The Bonneville Salt Flats is a densely packed salt pan in northwestern Utah, and is a remnant of the Pleistocene Lake Bonneville and is the largest of many salt flats located west of the Great Salt Lake. In fact, back in the day, Lake Bonneville included the Great Salt Lake and covered most of Utah. The area is now best known, at least to me, for land speed records at the Bonneville Speedway.
Bonneville Speedway is an area of the Bonneville Salt Flats near Wendover, Utah, that is marked out for motor sports. It wouldn’t be good for much else in it’s current state. These salt flats were first used for motor sports in 1912, but did not become truly popular until the 1930s, when Ab Jenkins and Sir Malcolm Campbell competed to set land speed records there.
Historically, the speedway was marked out at the start of each summer. Two tracks were prepared; a 10 mile long straightway for speed trials and an oval or circular track for distance runs, which was typically between 16 and 19 kilometers long, depending on the condition of the salt surface.
Contemplating the Bonneville salt flats.
The whole plain was covered with this bubbly, salty crust. Yes, I taste-tested it.
After walking around out on the flats and taking some pictures, we decided (I’ll admit that it wasn’t unanimous at first) to take a short drive out onto the salt-encrusted plain. There were a signs warning about what a bad idea it is to drive out there; it is clear that these signs were made for people who don’t have Jeeps. I think that’s a nice gesture, but we do have a Jeep, and so we moved boldly forward. I took Black Betty for a short spin, which she enjoyed immensely.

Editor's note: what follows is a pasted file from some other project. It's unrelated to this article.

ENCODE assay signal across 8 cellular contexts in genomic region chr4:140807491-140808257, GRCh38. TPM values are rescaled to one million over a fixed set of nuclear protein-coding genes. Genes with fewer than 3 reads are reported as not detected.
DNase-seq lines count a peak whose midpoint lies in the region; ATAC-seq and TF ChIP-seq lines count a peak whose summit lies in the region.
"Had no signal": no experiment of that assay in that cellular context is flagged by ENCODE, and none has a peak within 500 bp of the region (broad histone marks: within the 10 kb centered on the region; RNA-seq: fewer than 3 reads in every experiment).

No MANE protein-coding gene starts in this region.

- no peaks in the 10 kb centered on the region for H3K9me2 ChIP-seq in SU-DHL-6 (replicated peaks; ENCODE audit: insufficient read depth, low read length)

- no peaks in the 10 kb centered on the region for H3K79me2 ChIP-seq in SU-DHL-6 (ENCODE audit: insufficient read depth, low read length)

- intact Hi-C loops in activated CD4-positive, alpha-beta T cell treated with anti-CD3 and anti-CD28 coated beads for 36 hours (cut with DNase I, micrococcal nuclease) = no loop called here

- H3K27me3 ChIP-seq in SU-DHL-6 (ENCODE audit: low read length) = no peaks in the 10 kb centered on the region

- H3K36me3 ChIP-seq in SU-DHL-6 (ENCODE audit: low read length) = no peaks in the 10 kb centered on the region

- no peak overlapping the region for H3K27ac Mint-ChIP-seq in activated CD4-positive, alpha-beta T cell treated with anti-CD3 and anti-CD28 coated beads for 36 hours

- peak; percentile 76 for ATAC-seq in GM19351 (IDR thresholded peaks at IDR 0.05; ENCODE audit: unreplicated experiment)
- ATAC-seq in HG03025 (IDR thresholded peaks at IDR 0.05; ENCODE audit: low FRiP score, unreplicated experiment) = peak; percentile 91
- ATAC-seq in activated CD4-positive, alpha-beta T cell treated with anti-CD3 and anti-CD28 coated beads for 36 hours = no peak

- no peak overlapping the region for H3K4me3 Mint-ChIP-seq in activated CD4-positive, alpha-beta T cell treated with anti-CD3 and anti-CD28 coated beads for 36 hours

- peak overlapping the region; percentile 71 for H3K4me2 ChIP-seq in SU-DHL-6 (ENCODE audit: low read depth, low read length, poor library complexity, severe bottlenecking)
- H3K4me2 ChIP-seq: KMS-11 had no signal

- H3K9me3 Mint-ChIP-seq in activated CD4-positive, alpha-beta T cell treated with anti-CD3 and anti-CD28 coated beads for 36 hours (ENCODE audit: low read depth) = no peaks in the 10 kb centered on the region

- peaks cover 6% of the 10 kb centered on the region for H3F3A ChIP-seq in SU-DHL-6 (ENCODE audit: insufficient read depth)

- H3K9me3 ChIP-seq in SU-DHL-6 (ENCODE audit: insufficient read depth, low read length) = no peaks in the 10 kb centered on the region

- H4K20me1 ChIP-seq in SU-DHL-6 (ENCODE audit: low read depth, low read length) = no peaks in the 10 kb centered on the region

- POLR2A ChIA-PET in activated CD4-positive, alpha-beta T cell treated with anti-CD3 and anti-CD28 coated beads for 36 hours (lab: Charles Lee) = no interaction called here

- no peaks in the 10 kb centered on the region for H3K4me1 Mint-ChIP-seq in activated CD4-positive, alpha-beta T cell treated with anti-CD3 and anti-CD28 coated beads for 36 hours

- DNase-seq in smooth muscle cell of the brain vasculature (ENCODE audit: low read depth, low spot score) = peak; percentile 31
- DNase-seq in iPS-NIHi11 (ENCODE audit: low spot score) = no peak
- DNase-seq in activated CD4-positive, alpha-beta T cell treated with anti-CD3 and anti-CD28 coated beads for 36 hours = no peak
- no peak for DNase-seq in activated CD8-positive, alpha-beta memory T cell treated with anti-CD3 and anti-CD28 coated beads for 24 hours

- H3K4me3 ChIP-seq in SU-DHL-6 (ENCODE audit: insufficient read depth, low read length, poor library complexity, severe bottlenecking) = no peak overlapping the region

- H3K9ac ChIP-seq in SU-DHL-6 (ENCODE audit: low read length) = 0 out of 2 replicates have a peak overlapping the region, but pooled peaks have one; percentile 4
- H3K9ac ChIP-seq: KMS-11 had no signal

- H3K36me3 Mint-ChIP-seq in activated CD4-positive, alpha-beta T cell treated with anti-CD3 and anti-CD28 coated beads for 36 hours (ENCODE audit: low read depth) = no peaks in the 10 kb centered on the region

Bonneville Salt Flats outside of Salt Lake City, Utah. As you can see, the “No Driving Off Road” signs have been ignored by others. Who am I to question those that have come before me?
Black Betty is patiently waiting for me to take her out onto the flats for a spin.
The Bonneville salt flats are a muddy sludge of salt and dirt, covered with a thin crust of salt. At least, this part is. It seems to go on forever.
The Bonneville salt flats are pretty far away from it all. The commemorative sign apparently makes a nice target.
Here’s a little video of Black Betty and me enjoying ourselves on the flats.
Black Betty, post exploration.
As fun and as satisfying as that little burst of muddin’ was, we decided to move on. There is more America that needs to be seen, after all. Onward toward California, via the backroads. That meant a drive along Highway 50, the so-called loneliest road in America, toward tiny, secluded Eureka, Nevada.
I view down Highway 50 In Nevada, nicknamed “the loneliest road in America”.
The closeup brings out the loneliness, no? Actually, we have been on lots of lonely roads. We love ’em.
After a few hours of very quiet driving, we did indeed reach desolate, barely-inhabited Eureka. We found a motel, and walked all the way up and down the main street. That look 5 minutes. About half of the businesses that we encountered appeared to be closed, but we did find one awesome general store that had everything: a great selection of groceries including all sorts of meat and produce; a full assortment of liquor; most reasonable types of camping equipment; toys; taxidermied game of all shapes and sizes. They had everything in there. I bought some ice and beer.
We also, amazingly, found a little bar in which to watch the Thursday-night NFL game. You know, I don’t think there has been a competitive match yet in the history of Thursday Night Football. NFL, it might be time to give up on this little Thursday Night project. There is something about Thursday night that makes at least one of the teams, and sometimes both, suck.
We did have a decent time at the Owl Club Bar and Steakhouse however. Surprisingly, the bar was packed. Perhaps the entire population of Eureka was there, as it was pretty much the only place in town serving food. I tried the spaghetti special, which was way better than the game.
Tomorrow…on to Death Valley California.
One of the twenty buildings in Eureka, Nevada. The majority are vacant.
Categories: John, USA Roadtrip